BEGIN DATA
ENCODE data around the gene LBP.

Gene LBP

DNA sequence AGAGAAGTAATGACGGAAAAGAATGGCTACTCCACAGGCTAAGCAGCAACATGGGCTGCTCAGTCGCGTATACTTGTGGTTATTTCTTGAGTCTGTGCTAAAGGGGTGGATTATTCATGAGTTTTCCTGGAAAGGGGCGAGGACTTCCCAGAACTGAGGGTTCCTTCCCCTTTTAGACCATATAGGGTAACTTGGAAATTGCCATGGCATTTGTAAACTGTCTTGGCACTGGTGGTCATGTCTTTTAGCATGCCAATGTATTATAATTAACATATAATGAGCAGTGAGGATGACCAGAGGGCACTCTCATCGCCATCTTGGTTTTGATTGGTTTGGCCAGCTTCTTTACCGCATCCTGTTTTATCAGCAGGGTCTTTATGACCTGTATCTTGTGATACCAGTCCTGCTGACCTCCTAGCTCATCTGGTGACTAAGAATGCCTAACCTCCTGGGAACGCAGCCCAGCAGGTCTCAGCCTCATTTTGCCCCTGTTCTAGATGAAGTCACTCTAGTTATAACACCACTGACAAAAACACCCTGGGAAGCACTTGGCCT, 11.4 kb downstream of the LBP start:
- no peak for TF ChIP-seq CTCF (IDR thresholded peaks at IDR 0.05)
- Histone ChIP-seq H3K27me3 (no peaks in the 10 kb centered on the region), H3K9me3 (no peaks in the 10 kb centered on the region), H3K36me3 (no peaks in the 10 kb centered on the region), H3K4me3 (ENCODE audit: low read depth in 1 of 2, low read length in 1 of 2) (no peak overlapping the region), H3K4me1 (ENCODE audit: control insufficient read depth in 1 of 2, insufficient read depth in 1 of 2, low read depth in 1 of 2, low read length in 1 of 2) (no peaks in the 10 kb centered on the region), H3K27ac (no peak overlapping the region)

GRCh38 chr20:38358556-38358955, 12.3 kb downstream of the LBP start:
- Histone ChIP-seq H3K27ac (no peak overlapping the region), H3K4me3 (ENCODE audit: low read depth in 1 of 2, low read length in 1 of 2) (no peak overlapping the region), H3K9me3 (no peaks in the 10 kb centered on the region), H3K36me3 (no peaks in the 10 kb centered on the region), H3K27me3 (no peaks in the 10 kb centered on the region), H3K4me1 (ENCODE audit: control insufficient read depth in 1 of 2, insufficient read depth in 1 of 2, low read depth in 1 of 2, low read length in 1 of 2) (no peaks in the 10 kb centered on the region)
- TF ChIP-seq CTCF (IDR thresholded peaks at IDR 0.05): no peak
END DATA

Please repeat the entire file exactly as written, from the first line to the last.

ENCODE data around the gene LBP.

Gene LBP

DNA sequence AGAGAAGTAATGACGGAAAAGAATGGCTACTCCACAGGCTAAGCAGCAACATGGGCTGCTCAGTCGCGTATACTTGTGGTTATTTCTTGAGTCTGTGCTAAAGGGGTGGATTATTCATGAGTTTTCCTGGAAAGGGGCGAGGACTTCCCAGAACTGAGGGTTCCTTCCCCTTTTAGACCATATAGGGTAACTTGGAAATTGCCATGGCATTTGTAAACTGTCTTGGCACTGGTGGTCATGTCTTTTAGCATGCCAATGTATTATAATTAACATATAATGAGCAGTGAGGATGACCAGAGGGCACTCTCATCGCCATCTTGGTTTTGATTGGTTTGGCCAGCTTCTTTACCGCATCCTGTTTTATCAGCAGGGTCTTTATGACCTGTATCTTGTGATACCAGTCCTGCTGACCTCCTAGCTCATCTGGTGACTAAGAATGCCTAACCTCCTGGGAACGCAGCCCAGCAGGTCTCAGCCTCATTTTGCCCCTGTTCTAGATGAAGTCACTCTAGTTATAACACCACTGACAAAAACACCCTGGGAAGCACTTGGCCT, 11.4 kb downstream of the LBP start:
- no peak for TF ChIP-seq CTCF (IDR thresholded peaks at IDR 0.05)
- Histone ChIP-seq H3K27me3 (no peaks in the 10 kb centered on the region), H3K9me3 (no peaks in the 10 kb centered on the region), H3K36me3 (no peaks in the 10 kb centered on the region), H3K4me3 (ENCODE audit: low read depth in 1 of 2, low read length in 1 of 2) (no peak overlapping the region), H3K4me1 (ENCODE audit: control insufficient read depth in 1 of 2, insufficient read depth in 1 of 2, low read depth in 1 of 2, low read length in 1 of 2) (no peaks in the 10 kb centered on the region), H3K27ac (no peak overlapping the region)

GRCh38 chr20:38358556-38358955, 12.3 kb downstream of the LBP start:
- Histone ChIP-seq H3K27ac (no peak overlapping the region), H3K4me3 (ENCODE audit: low read depth in 1 of 2, low read length in 1 of 2) (no peak overlapping the region), H3K9me3 (no peaks in the 10 kb centered on the region), H3K36me3 (no peaks in the 10 kb centered on the region), H3K27me3 (no peaks in the 10 kb centered on the region), H3K4me1 (ENCODE audit: control insufficient read depth in 1 of 2, insufficient read depth in 1 of 2, low read depth in 1 of 2, low read length in 1 of 2) (no peaks in the 10 kb centered on the region)
- TF ChIP-seq CTCF (IDR thresholded peaks at IDR 0.05): no peak